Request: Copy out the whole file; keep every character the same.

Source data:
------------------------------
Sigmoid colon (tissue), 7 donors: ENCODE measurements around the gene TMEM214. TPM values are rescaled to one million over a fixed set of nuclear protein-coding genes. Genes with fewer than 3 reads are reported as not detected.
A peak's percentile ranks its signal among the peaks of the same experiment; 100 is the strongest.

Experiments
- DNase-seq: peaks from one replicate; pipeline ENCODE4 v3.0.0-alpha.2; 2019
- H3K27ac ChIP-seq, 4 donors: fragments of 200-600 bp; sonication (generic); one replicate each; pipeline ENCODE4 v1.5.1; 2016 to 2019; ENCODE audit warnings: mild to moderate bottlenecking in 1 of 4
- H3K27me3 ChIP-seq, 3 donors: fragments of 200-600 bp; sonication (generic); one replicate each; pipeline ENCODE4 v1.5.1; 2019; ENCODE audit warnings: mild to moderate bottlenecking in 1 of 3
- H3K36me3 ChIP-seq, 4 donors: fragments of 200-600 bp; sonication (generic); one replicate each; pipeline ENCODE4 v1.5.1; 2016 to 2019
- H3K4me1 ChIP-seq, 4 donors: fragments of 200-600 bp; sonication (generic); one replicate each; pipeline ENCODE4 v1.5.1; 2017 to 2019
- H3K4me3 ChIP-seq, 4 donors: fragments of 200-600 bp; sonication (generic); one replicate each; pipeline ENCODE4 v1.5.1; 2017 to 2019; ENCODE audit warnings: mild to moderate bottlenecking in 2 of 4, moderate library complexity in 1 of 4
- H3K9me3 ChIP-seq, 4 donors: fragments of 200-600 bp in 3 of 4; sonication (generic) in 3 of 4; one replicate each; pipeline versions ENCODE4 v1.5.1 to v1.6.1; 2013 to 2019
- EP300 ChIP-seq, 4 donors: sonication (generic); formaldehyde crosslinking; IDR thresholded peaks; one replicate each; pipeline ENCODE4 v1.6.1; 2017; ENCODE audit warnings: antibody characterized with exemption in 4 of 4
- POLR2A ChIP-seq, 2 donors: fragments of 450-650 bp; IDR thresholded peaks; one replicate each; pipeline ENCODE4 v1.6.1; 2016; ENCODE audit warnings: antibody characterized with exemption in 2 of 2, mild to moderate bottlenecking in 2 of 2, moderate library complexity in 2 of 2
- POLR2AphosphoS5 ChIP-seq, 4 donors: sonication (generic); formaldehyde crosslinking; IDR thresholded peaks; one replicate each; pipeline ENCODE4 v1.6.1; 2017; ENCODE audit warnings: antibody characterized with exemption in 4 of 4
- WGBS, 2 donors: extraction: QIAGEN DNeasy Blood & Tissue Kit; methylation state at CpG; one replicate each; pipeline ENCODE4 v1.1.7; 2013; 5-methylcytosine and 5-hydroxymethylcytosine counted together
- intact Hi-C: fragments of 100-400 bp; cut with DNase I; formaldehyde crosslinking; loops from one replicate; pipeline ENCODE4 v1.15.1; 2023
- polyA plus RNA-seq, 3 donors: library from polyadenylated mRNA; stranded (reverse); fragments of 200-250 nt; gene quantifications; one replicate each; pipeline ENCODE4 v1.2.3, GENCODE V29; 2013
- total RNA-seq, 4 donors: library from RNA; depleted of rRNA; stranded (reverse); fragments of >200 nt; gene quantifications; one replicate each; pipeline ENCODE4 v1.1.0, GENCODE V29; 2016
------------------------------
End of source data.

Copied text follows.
Sigmoid colon (tissue), 7 donors: ENCODE measurements around the gene TMEM214. TPM values are rescaled to one million over a fixed set of nuclear protein-coding genes. Genes with fewer than 3 reads are reported as not detected.
A peak's percentile ranks its signal among the peaks of the same experiment; 100 is the strongest.

Experiments
- DNase-seq: peaks from one replicate; pipeline ENCODE4 v3.0.0-alpha.2; 2019
- H3K27ac ChIP-seq, 4 donors: fragments of 200-600 bp; sonication (generic); one replicate each; pipeline ENCODE4 v1.5.1; 2016 to 2019; ENCODE audit warnings: mild to moderate bottlenecking in 1 of 4
- H3K27me3 ChIP-seq, 3 donors: fragments of 200-600 bp; sonication (generic); one replicate each; pipeline ENCODE4 v1.5.1; 2019; ENCODE audit warnings: mild to moderate bottlenecking in 1 of 3
- H3K36me3 ChIP-seq, 4 donors: fragments of 200-600 bp; sonication (generic); one replicate each; pipeline ENCODE4 v1.5.1; 2016 to 2019
- H3K4me1 ChIP-seq, 4 donors: fragments of 200-600 bp; sonication (generic); one replicate each; pipeline ENCODE4 v1.5.1; 2017 to 2019
- H3K4me3 ChIP-seq, 4 donors: fragments of 200-600 bp; sonication (generic); one replicate each; pipeline ENCODE4 v1.5.1; 2017 to 2019; ENCODE audit warnings: mild to moderate bottlenecking in 2 of 4, moderate library complexity in 1 of 4
- H3K9me3 ChIP-seq, 4 donors: fragments of 200-600 bp in 3 of 4; sonication (generic) in 3 of 4; one replicate each; pipeline versions ENCODE4 v1.5.1 to v1.6.1; 2013 to 2019
- EP300 ChIP-seq, 4 donors: sonication (generic); formaldehyde crosslinking; IDR thresholded peaks; one replicate each; pipeline ENCODE4 v1.6.1; 2017; ENCODE audit warnings: antibody characterized with exemption in 4 of 4
- POLR2A ChIP-seq, 2 donors: fragments of 450-650 bp; IDR thresholded peaks; one replicate each; pipeline ENCODE4 v1.6.1; 2016; ENCODE audit warnings: antibody characterized with exemption in 2 of 2, mild to moderate bottlenecking in 2 of 2, moderate library complexity in 2 of 2
- POLR2AphosphoS5 ChIP-seq, 4 donors: sonication (generic); formaldehyde crosslinking; IDR thresholded peaks; one replicate each; pipeline ENCODE4 v1.6.1; 2017; ENCODE audit warnings: antibody characterized with exemption in 4 of 4
- WGBS, 2 donors: extraction: QIAGEN DNeasy Blood & Tissue Kit; methylation state at CpG; one replicate each; pipeline ENCODE4 v1.1.7; 2013; 5-methylcytosine and 5-hydroxymethylcytosine counted together
- intact Hi-C: fragments of 100-400 bp; cut with DNase I; formaldehyde crosslinking; loops from one replicate; pipeline ENCODE4 v1.15.1; 2023
- polyA plus RNA-seq, 3 donors: library from polyadenylated mRNA; stranded (reverse); fragments of 200-250 nt; gene quantifications; one replicate each; pipeline ENCODE4 v1.2.3, GENCODE V29; 2013
- total RNA-seq, 4 donors: library from RNA; depleted of rRNA; stranded (reverse); fragments of >200 nt; gene quantifications; one replicate each; pipeline ENCODE4 v1.1.0, GENCODE V29; 2016